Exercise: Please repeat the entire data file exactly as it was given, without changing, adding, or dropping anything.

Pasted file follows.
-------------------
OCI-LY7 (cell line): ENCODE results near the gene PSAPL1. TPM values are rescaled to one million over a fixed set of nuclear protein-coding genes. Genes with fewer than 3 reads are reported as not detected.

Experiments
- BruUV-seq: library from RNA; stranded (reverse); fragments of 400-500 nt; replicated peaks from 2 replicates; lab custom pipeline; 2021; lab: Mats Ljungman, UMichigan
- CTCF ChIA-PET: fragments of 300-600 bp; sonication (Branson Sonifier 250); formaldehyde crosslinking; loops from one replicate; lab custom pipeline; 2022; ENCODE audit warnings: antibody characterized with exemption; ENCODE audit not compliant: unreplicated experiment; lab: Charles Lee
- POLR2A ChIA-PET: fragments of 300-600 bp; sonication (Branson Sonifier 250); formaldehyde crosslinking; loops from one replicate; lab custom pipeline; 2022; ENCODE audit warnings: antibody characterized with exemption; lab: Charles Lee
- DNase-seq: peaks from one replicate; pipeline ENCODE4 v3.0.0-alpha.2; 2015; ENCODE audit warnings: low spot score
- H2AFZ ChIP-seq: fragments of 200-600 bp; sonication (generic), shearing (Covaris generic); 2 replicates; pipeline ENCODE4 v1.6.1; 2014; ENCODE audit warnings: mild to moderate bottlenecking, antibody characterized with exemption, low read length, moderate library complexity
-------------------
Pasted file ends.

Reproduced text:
OCI-LY7 (cell line): ENCODE results near the gene PSAPL1. TPM values are rescaled to one million over a fixed set of nuclear protein-coding genes. Genes with fewer than 3 reads are reported as not detected.

Experiments
- BruUV-seq: library from RNA; stranded (reverse); fragments of 400-500 nt; replicated peaks from 2 replicates; lab custom pipeline; 2021; lab: Mats Ljungman, UMichigan
- CTCF ChIA-PET: fragments of 300-600 bp; sonication (Branson Sonifier 250); formaldehyde crosslinking; loops from one replicate; lab custom pipeline; 2022; ENCODE audit warnings: antibody characterized with exemption; ENCODE audit not compliant: unreplicated experiment; lab: Charles Lee
- POLR2A ChIA-PET: fragments of 300-600 bp; sonication (Branson Sonifier 250); formaldehyde crosslinking; loops from one replicate; lab custom pipeline; 2022; ENCODE audit warnings: antibody characterized with exemption; lab: Charles Lee
- DNase-seq: peaks from one replicate; pipeline ENCODE4 v3.0.0-alpha.2; 2015; ENCODE audit warnings: low spot score
- H2AFZ ChIP-seq: fragments of 200-600 bp; sonication (generic), shearing (Covaris generic); 2 replicates; pipeline ENCODE4 v1.6.1; 2014; ENCODE audit warnings: mild to moderate bottlenecking, antibody characterized with exemption, low read length, moderate library complexity